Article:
Table of Contents
Table of Contents
This chapter will give you a brief introduction to the tools, services and conventions used in the development of Stratego/XT. If you want to contribute to the project, you should know this, but even if you do not intend to contribute, the information in this chapter may be of interest, as it explains how to get the latest development versions, and track the development in general.
The development of Stratego/XT is completely in the open, as is fitting for an open-source project. This means that the services we use in our development -- the code repository, the issue tracker, the build farm and the mailing lists -- are all publicly readable. We will discuss each of these services in a bit more detail later on.
The development of Stratego/XT centers around the code repository, stored in Subversion at https://svn.strategoxt.org/repos/StrategoXT. This repository contains all the code that goes into Stratego/XT, with the exception of the ATerm library and the SDF2 tool bundle, which are available from CWI. From the source code repository, the project is rebuilt by the build farm whenever a commit is done to the Stratego/XT project. During a build, all the unit tests are also run. This improves stability, as we are able to find breaking changes shortly after they are introduced.
Our issue tracker is located at http://bugs.strategoxt.org/browse/STR. The tracker contains issues reported by our users, internally delegated tasks and requests for feature improvements, all placed into a release schedule for the coming releases. If you are looking for something to do, this is the place to start. Also, if you are interested in knowing where the project is headed, this is the best source of information.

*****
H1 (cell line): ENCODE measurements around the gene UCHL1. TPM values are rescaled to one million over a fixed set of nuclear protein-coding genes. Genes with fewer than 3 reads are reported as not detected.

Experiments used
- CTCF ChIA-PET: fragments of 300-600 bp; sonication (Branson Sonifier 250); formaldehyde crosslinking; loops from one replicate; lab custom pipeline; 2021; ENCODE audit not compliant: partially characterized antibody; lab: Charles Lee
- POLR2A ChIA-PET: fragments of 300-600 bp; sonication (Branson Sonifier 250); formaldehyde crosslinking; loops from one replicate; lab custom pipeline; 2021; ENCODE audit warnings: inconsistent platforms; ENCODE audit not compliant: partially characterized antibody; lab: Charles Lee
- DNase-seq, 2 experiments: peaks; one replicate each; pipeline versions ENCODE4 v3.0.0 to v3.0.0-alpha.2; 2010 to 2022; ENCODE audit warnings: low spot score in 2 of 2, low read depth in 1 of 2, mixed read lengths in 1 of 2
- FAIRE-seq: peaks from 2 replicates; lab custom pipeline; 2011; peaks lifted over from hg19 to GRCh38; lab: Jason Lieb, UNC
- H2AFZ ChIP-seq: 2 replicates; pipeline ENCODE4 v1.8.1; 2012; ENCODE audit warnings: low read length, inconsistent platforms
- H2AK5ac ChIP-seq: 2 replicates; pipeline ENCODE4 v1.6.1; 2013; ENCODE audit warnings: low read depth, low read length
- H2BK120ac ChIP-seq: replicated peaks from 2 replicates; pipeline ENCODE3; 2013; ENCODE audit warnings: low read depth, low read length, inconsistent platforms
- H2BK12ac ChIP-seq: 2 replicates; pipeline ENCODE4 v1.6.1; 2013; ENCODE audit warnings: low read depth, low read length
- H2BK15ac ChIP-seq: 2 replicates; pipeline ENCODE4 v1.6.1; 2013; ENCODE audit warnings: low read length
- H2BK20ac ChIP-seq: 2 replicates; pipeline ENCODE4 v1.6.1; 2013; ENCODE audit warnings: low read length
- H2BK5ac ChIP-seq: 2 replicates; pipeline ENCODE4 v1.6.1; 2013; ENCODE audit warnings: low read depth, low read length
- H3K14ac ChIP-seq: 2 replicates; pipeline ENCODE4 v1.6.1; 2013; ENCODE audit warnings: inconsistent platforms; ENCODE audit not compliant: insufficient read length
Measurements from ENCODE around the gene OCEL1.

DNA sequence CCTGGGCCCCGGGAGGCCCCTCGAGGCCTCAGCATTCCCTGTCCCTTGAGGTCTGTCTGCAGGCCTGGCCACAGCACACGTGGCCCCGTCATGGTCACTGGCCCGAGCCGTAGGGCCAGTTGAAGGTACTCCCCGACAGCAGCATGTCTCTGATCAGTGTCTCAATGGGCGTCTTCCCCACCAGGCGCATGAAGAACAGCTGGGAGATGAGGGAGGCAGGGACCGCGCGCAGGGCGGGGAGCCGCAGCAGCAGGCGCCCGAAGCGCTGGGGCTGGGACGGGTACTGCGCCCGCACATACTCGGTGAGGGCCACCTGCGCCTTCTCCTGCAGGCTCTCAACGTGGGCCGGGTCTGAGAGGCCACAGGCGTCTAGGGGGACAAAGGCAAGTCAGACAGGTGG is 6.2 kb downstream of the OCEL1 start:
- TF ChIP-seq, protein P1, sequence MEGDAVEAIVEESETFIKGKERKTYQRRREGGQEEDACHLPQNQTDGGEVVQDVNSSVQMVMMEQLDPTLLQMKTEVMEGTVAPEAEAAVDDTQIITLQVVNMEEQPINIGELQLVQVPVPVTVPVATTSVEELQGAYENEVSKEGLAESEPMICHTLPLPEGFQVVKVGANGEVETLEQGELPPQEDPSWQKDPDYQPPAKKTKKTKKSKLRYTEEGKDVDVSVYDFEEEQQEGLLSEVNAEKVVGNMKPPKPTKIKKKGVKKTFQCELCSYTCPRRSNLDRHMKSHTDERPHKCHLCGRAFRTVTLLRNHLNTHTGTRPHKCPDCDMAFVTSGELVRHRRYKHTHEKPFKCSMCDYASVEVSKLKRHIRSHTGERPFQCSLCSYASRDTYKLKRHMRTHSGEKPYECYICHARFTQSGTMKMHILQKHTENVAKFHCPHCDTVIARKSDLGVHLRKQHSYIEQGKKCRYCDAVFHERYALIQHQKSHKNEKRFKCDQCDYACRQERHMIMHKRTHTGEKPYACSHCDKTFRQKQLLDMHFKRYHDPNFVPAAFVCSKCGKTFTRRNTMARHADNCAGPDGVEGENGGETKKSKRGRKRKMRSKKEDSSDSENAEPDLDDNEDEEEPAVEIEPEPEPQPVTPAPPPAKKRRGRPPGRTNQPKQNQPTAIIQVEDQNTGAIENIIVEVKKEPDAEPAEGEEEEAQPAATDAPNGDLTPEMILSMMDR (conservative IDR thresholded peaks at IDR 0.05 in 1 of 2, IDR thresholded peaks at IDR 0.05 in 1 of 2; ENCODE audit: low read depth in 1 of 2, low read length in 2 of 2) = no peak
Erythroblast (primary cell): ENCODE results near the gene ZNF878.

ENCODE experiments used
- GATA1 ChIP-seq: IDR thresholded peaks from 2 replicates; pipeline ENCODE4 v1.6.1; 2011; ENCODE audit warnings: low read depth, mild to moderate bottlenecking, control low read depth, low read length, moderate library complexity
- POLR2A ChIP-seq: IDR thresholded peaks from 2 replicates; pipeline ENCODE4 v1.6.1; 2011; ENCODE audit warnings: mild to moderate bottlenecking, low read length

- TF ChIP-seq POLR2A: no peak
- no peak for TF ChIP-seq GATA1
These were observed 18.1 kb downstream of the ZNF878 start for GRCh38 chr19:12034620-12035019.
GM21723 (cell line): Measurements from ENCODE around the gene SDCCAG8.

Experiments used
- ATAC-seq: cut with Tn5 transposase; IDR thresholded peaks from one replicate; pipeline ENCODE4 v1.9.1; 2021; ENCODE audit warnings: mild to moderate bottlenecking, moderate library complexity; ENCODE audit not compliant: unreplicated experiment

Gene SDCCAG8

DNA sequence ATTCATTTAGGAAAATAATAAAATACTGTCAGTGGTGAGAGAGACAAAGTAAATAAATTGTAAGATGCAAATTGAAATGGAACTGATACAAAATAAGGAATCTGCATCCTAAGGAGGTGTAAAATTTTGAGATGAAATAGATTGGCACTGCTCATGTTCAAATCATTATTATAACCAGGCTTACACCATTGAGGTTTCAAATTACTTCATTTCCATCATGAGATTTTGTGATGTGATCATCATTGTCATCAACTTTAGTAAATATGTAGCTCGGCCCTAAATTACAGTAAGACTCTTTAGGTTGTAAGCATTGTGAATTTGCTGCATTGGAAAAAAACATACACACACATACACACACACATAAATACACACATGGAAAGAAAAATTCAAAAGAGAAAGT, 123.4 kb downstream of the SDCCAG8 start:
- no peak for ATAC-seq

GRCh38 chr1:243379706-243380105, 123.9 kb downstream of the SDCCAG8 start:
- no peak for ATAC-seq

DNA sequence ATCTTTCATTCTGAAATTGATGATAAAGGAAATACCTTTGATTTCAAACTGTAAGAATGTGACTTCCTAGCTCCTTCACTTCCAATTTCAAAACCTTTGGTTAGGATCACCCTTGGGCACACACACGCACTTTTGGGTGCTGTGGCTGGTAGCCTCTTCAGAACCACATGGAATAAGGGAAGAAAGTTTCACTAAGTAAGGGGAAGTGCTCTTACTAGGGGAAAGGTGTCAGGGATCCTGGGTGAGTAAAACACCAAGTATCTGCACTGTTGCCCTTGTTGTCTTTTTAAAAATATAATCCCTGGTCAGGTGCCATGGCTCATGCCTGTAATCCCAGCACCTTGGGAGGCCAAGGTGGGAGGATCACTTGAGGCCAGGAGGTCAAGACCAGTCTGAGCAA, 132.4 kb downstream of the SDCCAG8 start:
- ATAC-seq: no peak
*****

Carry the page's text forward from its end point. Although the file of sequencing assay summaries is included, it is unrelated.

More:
The development of Stratego/XT relies heavily on continuous integration builds. The build farm will continously build Stratego/XT after each commit. Also, satellite projects, such as the BibTeX tools, Java-Front and even this manual, will be rebuilt whenever the code repository changes. A natural question to ask here is: should all the projects which use Stratego/XT also be rebuilt whenever Stratego/XT is changed? In the next section, we shall discuss this question.
The status of the build farm can be found at http://releases.strategoxt.org/. This page is updated every time the build farm completes a job. The result of a build (provided it suceeded) is downloadable, and you are free to download and test it. We do not, however, give any guarantees about the stability of these continuous release.
A baseline is a snapshot of the Stratego/XT source repository that only requires a C compiler to build itself. It is used for the traditional "bootstrapping" which is so common in the world of compilers.
The compiler for Stratego is implemented in Stratego. Also, many of the tools used to build Stratego/XT are written in Stratego and depend on themselves. Therefore, you will need a full Stratego/XT environment to build the Stratego/XT environment. This process is called bootstrapping. The baseline provides the initial Stratego/XT environment.
Unlike many bootstrapping compilers, the baseline provided for Stratego/XT is not a pre-built binary. It is a a source release of Stratego that requires a C compiler to build. We can therefore boostrap Stratego/XT on any of the supported platforms, with just one baseline.